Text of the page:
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Plugin API

Filters

When writing a Filter plugin, there are two classes to be aware: Filter and SourceText. Both classes are found in pyspelling.filters.

Each chunk returned by a filter is a SourceText object. These objects contain the desired, filtered text from the previous filter along with some metadata: encoding, display context, and a category that describes what kind of text the data is. After all filters have processed the text, each SourceText's content is finally passed to the spell checker.

The text data in a SourceText object is always Unicode, but during the filtering process, the filter can decode the Unicode if required as long as it is returned as Unicode at the end of the step.

Filter

Filter plugins are subclassed from the Filter class. You'll often want to specify the defaulted value for default_encoding in the __init__. Simply give it a default value as shown below.

from .. import filters


class MyFilter(filters.Filter):
    """Spelling Filter."""

    def __init__(self, options, default_encoding='utf-8'):
        """Initialization."""

        super().__init__(options, default_encoding)

Filter.get_default_config

get_default_config is where you should specify your default configuration file. This should contain all accepted options and their default value. All user options that are passed in will override the defaults. If an option is passed in that is not found in the defaults, an error will be raised.

    def get_default_config(self):
        """Get default configuration."""

        return {
            "enable_something": True,
            "list_of_stuff": ['some', 'stuff']
        }

New 2.0

get_default_confg was added in version 2.0.

Filter.validate_options

validate_options is where you can specify validation of your options. By default, basic validation is done on incoming options. For instance, if you specify a default as a bool, the default validator will ensure the passed user options match. Checking is performed on bool, str, list, dict, int, and float types. Nothing beyond simple type checking is performed, so if you had some custom validation, or simply wanted to bypass the default validator with your own, you should override validate_options.

    def validate_options(self, k, v):
        """Validate options."""

        # Call the basic validator
        super().validate_options(k, v)

        # Perform custom validation
        if k == "foo" and v != "bar":
            raise ValueError("Value should be 'bar' for 'foo'")

New 2.0

validate_options was added in version 2.0.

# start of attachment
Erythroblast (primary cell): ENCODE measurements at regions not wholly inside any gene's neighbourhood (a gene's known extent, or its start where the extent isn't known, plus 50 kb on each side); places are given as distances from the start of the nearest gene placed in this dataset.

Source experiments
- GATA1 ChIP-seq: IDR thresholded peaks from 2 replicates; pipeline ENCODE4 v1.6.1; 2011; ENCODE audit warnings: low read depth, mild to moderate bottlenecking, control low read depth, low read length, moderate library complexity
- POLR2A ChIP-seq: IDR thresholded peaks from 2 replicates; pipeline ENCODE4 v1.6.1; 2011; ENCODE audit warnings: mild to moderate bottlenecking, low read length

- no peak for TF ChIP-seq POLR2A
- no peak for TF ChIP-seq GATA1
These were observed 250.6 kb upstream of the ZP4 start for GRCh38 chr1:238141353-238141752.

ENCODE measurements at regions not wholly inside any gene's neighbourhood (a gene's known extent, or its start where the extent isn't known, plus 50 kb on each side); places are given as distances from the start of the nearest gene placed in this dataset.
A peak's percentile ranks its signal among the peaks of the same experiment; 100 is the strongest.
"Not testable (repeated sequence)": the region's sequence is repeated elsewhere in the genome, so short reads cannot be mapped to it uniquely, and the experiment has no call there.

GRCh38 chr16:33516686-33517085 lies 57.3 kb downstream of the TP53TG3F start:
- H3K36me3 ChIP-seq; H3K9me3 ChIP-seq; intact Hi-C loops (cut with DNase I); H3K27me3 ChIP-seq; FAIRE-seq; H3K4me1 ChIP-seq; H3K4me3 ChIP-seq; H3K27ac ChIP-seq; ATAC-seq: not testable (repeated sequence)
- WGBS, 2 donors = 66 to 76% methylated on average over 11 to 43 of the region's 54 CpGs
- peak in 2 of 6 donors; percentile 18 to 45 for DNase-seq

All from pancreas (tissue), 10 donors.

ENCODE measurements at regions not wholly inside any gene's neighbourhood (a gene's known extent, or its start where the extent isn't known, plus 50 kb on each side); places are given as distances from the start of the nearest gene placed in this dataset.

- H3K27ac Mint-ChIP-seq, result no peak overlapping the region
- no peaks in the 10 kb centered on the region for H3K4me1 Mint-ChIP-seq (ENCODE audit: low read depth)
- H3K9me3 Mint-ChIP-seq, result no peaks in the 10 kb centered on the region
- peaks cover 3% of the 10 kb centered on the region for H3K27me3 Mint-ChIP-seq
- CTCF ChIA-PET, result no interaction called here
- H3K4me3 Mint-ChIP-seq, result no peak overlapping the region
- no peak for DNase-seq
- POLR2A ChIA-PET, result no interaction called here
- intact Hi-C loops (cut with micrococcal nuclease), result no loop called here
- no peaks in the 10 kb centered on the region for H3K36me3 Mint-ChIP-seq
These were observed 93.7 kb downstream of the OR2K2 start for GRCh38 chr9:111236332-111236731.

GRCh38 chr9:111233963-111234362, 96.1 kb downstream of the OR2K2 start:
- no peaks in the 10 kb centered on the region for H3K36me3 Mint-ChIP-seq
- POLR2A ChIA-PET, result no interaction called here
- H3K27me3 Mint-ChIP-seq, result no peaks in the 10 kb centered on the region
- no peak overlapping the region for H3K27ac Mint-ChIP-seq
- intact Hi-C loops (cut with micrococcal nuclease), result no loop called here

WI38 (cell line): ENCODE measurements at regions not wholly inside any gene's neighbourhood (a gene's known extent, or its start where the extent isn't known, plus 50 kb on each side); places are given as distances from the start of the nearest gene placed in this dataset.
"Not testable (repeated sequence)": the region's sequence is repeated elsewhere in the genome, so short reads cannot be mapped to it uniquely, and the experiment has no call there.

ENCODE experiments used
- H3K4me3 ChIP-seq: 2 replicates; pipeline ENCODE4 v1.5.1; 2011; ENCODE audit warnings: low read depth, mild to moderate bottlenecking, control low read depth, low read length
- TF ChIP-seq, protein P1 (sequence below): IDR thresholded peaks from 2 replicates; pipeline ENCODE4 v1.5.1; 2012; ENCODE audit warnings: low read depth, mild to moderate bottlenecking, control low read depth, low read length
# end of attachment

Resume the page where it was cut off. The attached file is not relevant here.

Filter.setup

setup is were basic setup can be performed post-validation. At this point, you can access the merged and validated configuration via self.config.

    def setup(self):
        """Setup."""

        self.enable_foo = self.config['foo']

New 2.0

setup was added in version 2.0.

Filter.reset

reset is called on every new call to the plugin. It allows you to clean up states from previous calls.

    def reset(self):
        """Reset"""

        self.counter = 0
        self.tracked_stuff = []

New 2.0

reset was added in version 2.0.

Filter.has_bom

has_bom takes a file stream and is usually used to check the first few bytes. While BOM checking could be performed in header_check, this mainly provided as UTF BOMs are quite common in many file types, so a specific test was dedicated to it. Additionally, this replaces the old, less flexible CHECK_BOM attribute that was deprecated in version 1.2.

This is useful if you want to handle binary parsing, or a file type that has a custom BOM in the header. When returning encoding in any of the encoding check functions, None means no encoding was detecting, an empty string means binary data (encoding validation is skipped), and anything else will be validated and passed through. Just be sure to include a sensible encoding in your SourceText object when your plugin returns file content.

    def has_bom(self, filestream):
        """Check if has BOM."""

        content = filestream.read(2)
        if content == b'PK\x03\x04':
            # Zip file found.
            # Return `BINARY_ENCODE` as content is binary type,
            # but don't return None which means we don't know what we have.
            return filters.BINARY_ENCODE
        # Not a zip file, so pass it on to the normal file checker.
        return super().has_bom(filestream)

New 2.0

has_bom was added in version 2.0.

Deprecation 2.0

CHECK_BOM has been deprecated since 2.0.

Filter.header_check

header_check is a function that receives the first 1024 characters of the file via content that can be scanned for an encoding header. A string with the encoding name should be returned or None if a valid encoding header cannot be found.

    def header_check(self, content):
        """Special encode check."""

        return None

Filter.content_check

content_check receives a file object which allows you to check the entire file buffer to determine encoding. A string with the encoding name should be returned or None if a valid encoding header cannot be found.

    def content_check(self, filestream):
        """File content check."""

        return None

Filter.filter

filter is called when the Filter object is the first in the chain. This means the file has not been read from disk yet, so we must handle opening the file before applying the filter and then return a list of SourceText objects. The first filter in the chain is handled differently in order to give the opportunity to handle files that require more complex methods to acquire the Unicode strings. You can read the file in binary format or directly to Unicode. You can run parsers or anything else you need in order to get the required Unicode text for the SourceText objects. You can create as many SourceText objects as you desired and assign them categories so that other Filter objects can avoid them if desired. Below is the default which reads the entire file into a single object providing the file name as the context, the encoding, and the category text.

    def filter(self, source_file, encoding):  # noqa A001
        """Open and filter the file from disk."""

        with codecs.open(source_file, 'r', encoding=encoding) as f:
            text = f.read()
        return [SourceText(text, source_file, encoding, 'text')]

Filter.sfilter

sfilter is called for all Filter objects following the first. The function is passed a SourceText object from which the text, context, encoding can all be extracted. Here you can manipulate the text back to bytes if needed, wrap the text in an io.StreamIO object to act as a file stream, run parsers, or anything you need to manipulate the buffer to filter the Unicode text for the SourceText objects.